Consolas has a slashed window (what is in the screen shot). So does the Terminal Font. There may be others in the list, but I prefer Consolas.
Super Check Partial
Super Check Partial is a function where putting in a partial call will bring out matches to that partial call based on rules. First, here is the Super Check Partial Window in action:
You can see I put in DF5 in the Entry window and immediately, the Super Check Partial window above it brings forth matches from the (incredibly) extensive database of active contesters. This file (and others like it) are not provided with WriteLog; you need to download them. You only need the ones with the .dta extension. This is a great resource and has been maintained for years.
These files are updated almost monthly and we are usually notified when they are available through the WriteLog Reflector. You should sign up for the email list and select a daily summary to see what is new. It is a very helpful resource.
Okay, so the dialog box for the Super Check Partial window:
Setup|WriteLog Options|Super Check Partial…
As you can see, these are the rules by which the database of calls is searched. I would start off with the default here in the General Tab.
As noted above, the .dta files are not included with WriteLog; you need to download them. If you are an active contester, download all four versions of the file as it eliminates calls not in the contest – like only uses W/VE calls for the November Sweepstakes contest. This results in even faster searching of the database and easier for you to see relevant calls.
The DTA tab in the screen shot is where you tell WriteLog to go find the Super Check Partial .dta files. For convenience, I store them in my Documents under a WriteLog folder. Once you have downloaded and saved the files, click on the DTA tab and click on Browse to take you to your saved location.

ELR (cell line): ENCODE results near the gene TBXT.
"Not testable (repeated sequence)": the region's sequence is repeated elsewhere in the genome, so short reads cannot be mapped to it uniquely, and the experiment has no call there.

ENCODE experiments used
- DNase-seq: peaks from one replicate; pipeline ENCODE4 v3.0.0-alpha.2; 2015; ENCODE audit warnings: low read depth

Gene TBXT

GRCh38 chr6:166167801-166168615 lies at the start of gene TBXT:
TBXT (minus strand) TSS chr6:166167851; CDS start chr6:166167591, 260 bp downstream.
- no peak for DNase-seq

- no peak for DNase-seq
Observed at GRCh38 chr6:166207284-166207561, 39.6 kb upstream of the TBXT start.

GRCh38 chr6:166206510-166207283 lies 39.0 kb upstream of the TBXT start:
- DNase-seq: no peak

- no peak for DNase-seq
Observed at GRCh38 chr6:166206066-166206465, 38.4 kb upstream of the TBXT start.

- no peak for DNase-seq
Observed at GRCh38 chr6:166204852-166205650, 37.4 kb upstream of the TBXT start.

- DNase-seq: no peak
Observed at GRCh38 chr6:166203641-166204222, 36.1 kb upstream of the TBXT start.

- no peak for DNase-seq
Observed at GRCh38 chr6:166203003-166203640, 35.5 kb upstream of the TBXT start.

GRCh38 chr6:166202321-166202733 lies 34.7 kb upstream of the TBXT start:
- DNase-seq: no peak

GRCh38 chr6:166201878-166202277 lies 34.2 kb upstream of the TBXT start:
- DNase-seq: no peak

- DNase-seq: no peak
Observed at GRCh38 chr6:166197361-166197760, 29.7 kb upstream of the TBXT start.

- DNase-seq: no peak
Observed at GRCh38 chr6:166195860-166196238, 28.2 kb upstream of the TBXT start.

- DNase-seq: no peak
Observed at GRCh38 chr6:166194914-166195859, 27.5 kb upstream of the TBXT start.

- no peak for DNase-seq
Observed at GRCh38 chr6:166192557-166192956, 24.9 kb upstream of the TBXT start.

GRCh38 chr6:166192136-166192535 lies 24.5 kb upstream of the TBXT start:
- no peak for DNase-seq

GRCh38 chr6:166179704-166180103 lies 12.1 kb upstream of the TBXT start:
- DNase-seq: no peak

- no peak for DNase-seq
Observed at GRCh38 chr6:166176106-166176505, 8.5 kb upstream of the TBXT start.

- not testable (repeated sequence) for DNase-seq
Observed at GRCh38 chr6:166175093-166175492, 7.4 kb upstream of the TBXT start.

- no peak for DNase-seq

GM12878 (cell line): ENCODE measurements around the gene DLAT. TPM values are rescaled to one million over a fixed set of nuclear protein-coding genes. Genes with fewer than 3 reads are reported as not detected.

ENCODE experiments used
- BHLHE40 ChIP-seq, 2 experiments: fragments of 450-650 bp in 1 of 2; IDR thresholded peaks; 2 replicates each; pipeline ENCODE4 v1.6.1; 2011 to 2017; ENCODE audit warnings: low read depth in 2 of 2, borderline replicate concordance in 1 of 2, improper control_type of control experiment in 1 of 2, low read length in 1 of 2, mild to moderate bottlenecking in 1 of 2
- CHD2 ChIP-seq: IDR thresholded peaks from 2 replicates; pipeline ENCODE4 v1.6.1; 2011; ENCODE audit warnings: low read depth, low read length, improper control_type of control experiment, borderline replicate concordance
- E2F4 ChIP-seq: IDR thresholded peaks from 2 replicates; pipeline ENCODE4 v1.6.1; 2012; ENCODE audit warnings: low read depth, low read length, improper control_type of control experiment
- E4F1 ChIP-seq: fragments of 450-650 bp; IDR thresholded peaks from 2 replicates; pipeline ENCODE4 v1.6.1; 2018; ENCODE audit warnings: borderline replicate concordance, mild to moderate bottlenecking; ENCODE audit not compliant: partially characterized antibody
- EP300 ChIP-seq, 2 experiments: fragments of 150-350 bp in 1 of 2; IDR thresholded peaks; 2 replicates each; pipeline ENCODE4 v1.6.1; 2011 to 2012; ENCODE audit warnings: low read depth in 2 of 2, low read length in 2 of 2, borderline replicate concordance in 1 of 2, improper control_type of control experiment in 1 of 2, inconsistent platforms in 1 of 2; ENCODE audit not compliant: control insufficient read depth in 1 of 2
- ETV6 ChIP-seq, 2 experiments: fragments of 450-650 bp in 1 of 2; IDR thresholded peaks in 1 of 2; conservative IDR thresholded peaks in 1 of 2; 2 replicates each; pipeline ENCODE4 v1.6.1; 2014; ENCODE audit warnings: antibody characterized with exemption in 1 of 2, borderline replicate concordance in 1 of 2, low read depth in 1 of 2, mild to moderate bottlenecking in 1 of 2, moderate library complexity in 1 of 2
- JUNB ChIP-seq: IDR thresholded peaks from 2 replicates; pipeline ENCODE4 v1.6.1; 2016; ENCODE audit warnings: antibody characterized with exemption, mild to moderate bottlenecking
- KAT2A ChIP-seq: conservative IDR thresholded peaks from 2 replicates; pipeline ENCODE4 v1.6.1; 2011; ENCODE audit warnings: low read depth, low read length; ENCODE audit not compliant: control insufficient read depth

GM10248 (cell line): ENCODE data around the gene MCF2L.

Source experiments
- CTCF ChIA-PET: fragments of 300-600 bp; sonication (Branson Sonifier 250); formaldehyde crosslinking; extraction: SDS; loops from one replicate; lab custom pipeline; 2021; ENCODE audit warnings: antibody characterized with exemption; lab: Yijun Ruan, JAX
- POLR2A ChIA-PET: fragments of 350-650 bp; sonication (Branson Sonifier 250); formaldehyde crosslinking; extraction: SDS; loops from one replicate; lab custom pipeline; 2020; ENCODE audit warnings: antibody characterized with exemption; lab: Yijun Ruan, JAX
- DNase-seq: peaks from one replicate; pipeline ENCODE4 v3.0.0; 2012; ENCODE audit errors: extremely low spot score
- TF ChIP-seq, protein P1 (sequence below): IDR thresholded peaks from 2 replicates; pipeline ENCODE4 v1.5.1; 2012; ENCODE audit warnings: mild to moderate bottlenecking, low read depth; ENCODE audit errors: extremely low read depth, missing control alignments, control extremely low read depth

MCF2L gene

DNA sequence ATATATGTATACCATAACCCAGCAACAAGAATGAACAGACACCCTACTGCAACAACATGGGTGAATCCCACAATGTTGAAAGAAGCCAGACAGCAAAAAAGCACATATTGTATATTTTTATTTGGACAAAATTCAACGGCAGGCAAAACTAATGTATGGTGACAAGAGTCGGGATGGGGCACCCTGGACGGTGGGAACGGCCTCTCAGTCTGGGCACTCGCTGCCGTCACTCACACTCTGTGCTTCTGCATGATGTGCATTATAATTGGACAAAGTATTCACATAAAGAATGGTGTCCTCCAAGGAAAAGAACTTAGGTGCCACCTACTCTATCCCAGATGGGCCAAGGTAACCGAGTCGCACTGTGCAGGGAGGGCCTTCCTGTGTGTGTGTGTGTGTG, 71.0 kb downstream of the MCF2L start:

As noted, there are four files you can download and each has a specific purpose. for the Contest you are going into, change the file name in the DTA tab to match up with the file you want to use for the contest.
The CW decoder window is similar to the RTTYrite window in that it attempts to decode the CW coming into the sound card. You can adjust the filter size for listening. From Setup | WriteLog Options, select CW Decoder and you will be presented with the following dialog box:
Once you’ve selected the filters (left and right matches your Entry screen – most often L, Left), The window will open and start to decode.
Spots Window Options
This dialog box sets the option for which packet/Internet spots you want to see. For example, if you are working on a single band, you’d only want to see spots on that band. Here’s what the dialog box looks like in WriteLog Options:
As you can see, there are multiple options. Most options are easily understood. The Spot Timeout in seconds is how long the spot will stay in the window before disappearing. 1200 seconds / 60 second minute = 20 minutes before the spot disappears.
Station Location Database
This setup window allows you to define where your Buckmaster CD is located for station lookup. The dialog box looks like this:
This is the only option available. I don’t have either Buckmaster nor a CD slot to put it into on my laptop.
This allows you to keep or remove the colorful icons on the main WriteLog screen. The dialog box, set to the Toolbar tab, looks like this:
You are required to have the Menu toolbar in place. The other three are optional. What the toolbars do is open specific windows in WriteLog or perform different functions. I’m a long-time user of WriteLog and I just keep the Menu toolbar and uncheck everything else.
Every time you open WriteLog, you’ll need to come to this menu to uncheck any items as they always reopen with all toolbars.
This final window allows remote connections to be set up to WriteLog. The dialog box looks like this:
This one is a new window for me and remote operations have really taken off since I was last in the hobby. I don’t have much to say on this one!